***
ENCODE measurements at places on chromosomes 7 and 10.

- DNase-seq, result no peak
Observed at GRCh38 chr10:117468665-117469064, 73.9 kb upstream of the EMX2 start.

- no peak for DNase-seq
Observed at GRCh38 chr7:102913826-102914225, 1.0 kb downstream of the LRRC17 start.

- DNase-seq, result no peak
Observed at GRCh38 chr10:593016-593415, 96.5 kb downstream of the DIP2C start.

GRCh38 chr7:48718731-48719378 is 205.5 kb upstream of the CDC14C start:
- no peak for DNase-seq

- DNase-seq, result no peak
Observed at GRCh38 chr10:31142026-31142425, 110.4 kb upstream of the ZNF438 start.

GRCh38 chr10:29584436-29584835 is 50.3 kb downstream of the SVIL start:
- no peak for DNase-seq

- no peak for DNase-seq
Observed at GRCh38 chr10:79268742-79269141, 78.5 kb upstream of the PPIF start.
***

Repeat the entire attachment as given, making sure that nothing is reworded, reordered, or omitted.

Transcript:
ENCODE measurements at places on chromosomes 7 and 10.

- DNase-seq, result no peak
Observed at GRCh38 chr10:117468665-117469064, 73.9 kb upstream of the EMX2 start.

- no peak for DNase-seq
Observed at GRCh38 chr7:102913826-102914225, 1.0 kb downstream of the LRRC17 start.

- DNase-seq, result no peak
Observed at GRCh38 chr10:593016-593415, 96.5 kb downstream of the DIP2C start.

GRCh38 chr7:48718731-48719378 is 205.5 kb upstream of the CDC14C start:
- no peak for DNase-seq

- DNase-seq, result no peak
Observed at GRCh38 chr10:31142026-31142425, 110.4 kb upstream of the ZNF438 start.

GRCh38 chr10:29584436-29584835 is 50.3 kb downstream of the SVIL start:
- no peak for DNase-seq

- no peak for DNase-seq
Observed at GRCh38 chr10:79268742-79269141, 78.5 kb upstream of the PPIF start.